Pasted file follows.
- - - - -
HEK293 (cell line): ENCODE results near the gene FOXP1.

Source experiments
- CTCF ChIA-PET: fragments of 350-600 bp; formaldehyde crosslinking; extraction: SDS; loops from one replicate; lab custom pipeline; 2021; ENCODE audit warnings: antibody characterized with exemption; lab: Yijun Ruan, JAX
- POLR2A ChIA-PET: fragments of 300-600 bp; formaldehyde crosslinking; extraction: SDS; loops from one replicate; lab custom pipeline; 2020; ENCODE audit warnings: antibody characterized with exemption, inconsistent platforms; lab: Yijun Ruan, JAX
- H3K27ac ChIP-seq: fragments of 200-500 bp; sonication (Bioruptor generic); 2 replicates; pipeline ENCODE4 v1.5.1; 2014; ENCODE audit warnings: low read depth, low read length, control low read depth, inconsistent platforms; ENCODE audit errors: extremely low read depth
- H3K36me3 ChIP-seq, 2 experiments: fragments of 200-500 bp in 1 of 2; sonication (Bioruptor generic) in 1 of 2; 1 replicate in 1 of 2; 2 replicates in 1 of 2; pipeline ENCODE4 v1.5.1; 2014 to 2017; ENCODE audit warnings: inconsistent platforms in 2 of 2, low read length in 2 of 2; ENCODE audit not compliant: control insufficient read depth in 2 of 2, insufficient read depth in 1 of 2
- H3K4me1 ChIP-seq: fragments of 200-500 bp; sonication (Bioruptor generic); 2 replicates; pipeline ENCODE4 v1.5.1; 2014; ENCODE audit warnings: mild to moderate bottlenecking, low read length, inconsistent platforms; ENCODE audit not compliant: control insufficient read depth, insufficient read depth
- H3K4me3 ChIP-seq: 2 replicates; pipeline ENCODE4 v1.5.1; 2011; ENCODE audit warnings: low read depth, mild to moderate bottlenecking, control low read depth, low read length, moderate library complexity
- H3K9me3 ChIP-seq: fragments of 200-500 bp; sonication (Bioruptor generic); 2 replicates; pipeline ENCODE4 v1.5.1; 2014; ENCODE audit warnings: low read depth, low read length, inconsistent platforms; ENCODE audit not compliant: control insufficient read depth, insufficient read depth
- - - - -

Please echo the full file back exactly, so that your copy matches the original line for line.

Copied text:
HEK293 (cell line): ENCODE results near the gene FOXP1.

Source experiments
- CTCF ChIA-PET: fragments of 350-600 bp; formaldehyde crosslinking; extraction: SDS; loops from one replicate; lab custom pipeline; 2021; ENCODE audit warnings: antibody characterized with exemption; lab: Yijun Ruan, JAX
- POLR2A ChIA-PET: fragments of 300-600 bp; formaldehyde crosslinking; extraction: SDS; loops from one replicate; lab custom pipeline; 2020; ENCODE audit warnings: antibody characterized with exemption, inconsistent platforms; lab: Yijun Ruan, JAX
- H3K27ac ChIP-seq: fragments of 200-500 bp; sonication (Bioruptor generic); 2 replicates; pipeline ENCODE4 v1.5.1; 2014; ENCODE audit warnings: low read depth, low read length, control low read depth, inconsistent platforms; ENCODE audit errors: extremely low read depth
- H3K36me3 ChIP-seq, 2 experiments: fragments of 200-500 bp in 1 of 2; sonication (Bioruptor generic) in 1 of 2; 1 replicate in 1 of 2; 2 replicates in 1 of 2; pipeline ENCODE4 v1.5.1; 2014 to 2017; ENCODE audit warnings: inconsistent platforms in 2 of 2, low read length in 2 of 2; ENCODE audit not compliant: control insufficient read depth in 2 of 2, insufficient read depth in 1 of 2
- H3K4me1 ChIP-seq: fragments of 200-500 bp; sonication (Bioruptor generic); 2 replicates; pipeline ENCODE4 v1.5.1; 2014; ENCODE audit warnings: mild to moderate bottlenecking, low read length, inconsistent platforms; ENCODE audit not compliant: control insufficient read depth, insufficient read depth
- H3K4me3 ChIP-seq: 2 replicates; pipeline ENCODE4 v1.5.1; 2011; ENCODE audit warnings: low read depth, mild to moderate bottlenecking, control low read depth, low read length, moderate library complexity
- H3K9me3 ChIP-seq: fragments of 200-500 bp; sonication (Bioruptor generic); 2 replicates; pipeline ENCODE4 v1.5.1; 2014; ENCODE audit warnings: low read depth, low read length, inconsistent platforms; ENCODE audit not compliant: control insufficient read depth, insufficient read depth